Written by: Khloe Mace
Editor’s Note: The following articles are written by counseling professionals from Counseling Services in partnership with the Southern Accent.
Thanksgiving is a special time when people focus on being grateful. It is a time when many people feel happier and experience a positive mood. Although we might be tempted to practice thankfulness only during the fall season, gratitude is actually good for us all year long. Being grateful has proven benefits for our mental health, including better sleep, less stress and depression and improved relationships.
When you feel thankful for something, it can help lower your stress and anxiety. Just thinking about what you’re grateful for can make you 10% happier overall and reduce feelings of depression by 35%, according to the Anxiety and Depression Association of America (ADAA).
Experts from Mental Health First Aid say that practicing gratitude is like a shield for your mental well-being. It protects you from feeling too anxious or sad, which is very helpful. Being thankful should not be limited to just Thanksgiving; it is something you can do throughout the year to improve your mental health. It provides a little boost of happiness that can last for up to six months, according to an article on the Mental Health First Aid website.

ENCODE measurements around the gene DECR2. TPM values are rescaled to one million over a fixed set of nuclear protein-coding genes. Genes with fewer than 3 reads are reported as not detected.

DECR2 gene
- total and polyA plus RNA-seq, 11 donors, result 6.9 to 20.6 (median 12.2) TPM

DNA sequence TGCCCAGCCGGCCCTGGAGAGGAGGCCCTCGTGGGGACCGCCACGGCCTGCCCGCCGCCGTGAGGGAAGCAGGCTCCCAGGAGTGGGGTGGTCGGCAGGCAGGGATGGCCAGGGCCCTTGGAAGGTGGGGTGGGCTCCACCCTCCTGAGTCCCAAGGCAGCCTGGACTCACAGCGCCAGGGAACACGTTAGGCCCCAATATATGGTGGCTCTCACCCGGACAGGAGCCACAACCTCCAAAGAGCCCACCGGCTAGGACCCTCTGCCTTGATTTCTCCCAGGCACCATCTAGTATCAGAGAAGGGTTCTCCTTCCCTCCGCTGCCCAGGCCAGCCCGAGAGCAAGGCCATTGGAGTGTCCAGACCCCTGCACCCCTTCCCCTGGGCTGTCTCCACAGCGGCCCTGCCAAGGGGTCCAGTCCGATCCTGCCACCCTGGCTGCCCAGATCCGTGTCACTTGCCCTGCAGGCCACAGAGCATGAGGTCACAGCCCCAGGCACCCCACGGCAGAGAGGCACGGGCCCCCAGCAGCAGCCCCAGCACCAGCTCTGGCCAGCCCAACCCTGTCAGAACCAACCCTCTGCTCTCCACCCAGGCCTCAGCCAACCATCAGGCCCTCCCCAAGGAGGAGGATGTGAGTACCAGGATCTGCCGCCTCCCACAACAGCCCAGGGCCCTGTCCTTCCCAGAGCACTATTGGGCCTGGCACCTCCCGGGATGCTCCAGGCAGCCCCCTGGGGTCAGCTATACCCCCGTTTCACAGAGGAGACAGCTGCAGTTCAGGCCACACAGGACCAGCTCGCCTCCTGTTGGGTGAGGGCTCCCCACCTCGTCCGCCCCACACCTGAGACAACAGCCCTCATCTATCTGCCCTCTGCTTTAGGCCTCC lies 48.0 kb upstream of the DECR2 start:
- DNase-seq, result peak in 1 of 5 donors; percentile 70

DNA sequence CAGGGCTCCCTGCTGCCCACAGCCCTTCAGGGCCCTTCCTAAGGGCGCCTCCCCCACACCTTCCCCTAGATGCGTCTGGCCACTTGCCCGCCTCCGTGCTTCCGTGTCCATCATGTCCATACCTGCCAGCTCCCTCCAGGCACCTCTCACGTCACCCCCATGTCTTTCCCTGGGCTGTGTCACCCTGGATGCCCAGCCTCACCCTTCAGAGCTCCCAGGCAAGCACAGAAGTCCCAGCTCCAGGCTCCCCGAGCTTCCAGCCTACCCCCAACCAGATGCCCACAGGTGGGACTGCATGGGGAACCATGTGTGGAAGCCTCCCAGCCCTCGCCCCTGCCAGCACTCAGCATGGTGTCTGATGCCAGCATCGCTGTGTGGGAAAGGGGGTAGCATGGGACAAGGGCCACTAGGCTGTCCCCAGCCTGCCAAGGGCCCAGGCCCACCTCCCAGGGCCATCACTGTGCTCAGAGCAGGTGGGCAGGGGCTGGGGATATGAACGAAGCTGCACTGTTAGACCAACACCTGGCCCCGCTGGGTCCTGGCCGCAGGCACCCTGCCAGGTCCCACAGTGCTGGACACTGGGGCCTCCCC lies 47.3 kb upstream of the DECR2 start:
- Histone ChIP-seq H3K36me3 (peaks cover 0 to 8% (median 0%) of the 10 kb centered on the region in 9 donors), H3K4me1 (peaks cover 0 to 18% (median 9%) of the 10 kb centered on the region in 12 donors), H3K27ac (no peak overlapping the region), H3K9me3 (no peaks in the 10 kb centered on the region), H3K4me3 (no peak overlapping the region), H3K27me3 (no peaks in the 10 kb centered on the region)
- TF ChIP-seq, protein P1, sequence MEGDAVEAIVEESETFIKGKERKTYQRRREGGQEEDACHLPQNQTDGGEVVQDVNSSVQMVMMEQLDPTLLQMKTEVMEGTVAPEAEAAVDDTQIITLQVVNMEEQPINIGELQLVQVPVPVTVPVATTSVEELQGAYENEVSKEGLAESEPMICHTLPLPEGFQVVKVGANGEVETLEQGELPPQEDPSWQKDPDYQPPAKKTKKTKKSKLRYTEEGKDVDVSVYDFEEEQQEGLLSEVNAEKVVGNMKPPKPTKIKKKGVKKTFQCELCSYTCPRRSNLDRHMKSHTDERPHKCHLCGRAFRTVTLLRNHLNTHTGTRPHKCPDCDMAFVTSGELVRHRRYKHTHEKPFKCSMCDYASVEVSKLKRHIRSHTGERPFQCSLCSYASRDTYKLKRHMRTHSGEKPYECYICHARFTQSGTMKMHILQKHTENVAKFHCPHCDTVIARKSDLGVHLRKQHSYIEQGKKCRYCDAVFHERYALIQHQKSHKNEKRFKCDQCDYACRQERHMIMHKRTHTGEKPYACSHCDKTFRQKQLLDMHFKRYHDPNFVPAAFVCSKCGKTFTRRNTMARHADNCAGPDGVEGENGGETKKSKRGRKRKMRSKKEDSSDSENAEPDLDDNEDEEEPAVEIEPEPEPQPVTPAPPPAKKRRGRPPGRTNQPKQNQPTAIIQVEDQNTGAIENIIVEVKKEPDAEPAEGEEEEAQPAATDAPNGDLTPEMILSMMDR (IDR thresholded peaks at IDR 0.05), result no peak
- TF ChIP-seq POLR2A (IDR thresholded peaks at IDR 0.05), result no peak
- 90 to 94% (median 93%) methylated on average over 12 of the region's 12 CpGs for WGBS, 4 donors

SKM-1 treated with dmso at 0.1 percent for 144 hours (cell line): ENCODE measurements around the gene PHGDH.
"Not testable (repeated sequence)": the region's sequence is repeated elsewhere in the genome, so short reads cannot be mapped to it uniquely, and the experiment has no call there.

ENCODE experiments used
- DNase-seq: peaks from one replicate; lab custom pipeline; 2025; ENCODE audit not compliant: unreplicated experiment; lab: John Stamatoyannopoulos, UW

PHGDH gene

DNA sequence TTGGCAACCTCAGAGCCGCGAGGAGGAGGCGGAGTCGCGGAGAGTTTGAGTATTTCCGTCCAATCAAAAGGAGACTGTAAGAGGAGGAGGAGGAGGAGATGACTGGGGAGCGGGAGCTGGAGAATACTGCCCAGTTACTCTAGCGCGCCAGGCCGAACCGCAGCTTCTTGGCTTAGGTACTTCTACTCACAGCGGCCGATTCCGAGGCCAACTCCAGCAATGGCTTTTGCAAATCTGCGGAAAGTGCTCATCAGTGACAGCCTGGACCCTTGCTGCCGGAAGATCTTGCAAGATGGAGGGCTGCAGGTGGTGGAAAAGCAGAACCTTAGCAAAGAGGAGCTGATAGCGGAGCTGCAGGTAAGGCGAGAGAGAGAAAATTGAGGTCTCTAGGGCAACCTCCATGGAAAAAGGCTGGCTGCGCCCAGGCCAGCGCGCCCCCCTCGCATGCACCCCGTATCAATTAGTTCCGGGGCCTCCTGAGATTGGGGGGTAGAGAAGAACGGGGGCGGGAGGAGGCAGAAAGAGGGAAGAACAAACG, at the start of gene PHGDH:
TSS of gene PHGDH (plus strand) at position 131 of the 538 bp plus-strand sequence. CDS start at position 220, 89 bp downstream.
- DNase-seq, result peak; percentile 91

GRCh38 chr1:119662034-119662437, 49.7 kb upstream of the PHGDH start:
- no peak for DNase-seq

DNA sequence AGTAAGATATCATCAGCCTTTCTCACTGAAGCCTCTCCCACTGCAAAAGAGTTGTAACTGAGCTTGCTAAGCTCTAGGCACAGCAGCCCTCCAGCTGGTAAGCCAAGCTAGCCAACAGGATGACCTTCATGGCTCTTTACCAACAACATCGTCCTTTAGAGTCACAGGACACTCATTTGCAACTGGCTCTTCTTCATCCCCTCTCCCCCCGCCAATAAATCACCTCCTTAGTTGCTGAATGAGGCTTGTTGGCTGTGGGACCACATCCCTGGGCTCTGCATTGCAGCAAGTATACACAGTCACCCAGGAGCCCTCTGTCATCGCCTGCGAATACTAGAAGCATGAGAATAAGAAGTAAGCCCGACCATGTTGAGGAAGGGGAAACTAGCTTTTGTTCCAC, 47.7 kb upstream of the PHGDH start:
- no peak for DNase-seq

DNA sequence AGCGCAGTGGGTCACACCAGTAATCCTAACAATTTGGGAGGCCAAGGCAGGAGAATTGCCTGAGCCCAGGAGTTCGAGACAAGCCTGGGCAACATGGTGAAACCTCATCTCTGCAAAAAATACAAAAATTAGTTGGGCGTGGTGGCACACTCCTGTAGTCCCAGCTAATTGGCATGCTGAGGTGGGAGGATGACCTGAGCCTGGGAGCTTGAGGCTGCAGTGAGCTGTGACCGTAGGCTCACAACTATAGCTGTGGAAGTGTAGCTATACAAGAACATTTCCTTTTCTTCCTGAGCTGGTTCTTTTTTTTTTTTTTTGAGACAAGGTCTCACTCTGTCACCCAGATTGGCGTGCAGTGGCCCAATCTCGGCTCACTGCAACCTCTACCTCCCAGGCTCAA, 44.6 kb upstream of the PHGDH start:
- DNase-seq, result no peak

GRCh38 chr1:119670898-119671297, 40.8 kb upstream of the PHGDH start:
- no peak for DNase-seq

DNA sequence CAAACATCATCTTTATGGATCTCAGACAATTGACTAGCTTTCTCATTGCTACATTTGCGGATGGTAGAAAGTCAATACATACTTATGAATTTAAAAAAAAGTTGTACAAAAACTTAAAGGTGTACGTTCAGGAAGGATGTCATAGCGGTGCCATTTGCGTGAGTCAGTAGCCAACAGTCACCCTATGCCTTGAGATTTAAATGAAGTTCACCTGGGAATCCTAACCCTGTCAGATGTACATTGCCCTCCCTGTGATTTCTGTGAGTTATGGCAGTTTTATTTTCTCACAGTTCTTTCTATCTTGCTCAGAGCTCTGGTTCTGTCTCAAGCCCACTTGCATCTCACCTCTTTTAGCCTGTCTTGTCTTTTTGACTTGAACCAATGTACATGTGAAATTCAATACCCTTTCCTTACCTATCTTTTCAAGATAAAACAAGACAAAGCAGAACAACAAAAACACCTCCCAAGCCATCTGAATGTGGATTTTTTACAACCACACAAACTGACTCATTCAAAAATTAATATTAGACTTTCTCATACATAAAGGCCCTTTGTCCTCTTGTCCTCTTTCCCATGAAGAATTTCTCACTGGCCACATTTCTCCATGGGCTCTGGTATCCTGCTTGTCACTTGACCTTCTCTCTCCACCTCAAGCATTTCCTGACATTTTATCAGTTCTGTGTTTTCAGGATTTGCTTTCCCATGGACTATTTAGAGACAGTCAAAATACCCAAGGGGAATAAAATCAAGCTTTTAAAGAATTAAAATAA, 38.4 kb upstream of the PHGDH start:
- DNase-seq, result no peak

The National Alliance on Mental Illness conducted a study in 2021 and found that people who are aware of their blessings and regularly practice gratitude are generally happier and less depressed. They also sleep better, have lower stress and get along better with others. The best part is that you do not have to wait too long to see the effects. Practicing gratitude can start making a positive difference in your life in just a couple of weeks, according to an article on the National Alliance on Mental Illness website.
The ADAA suggests that we try to make gratitude a mental habit. Worrying, overthinking and negativity are common mental habits that produce bad outcomes. The ADAA’s research shows that simply replacing these negative thoughts with gratitude can combat their effects.
However, we have to be cautious about making gratitude a habit in our minds. Sometimes, it can go wrong and lead us back to negative thoughts. If we force ourselves to be grateful just because we feel guilty for being upset, it can actually harm our mental health. We should never use gratitude as a way to downplay or ignore our painful experiences. It is essential to acknowledge and process our feelings honestly, according to an article on the ADAA website.
Being grateful can bring us joy, reduce stress and make our relationships with others even better. So, let’s remember to be thankful not only during Thanksgiving but throughout the year. It is a simple yet powerful way to take care of our mental well-being.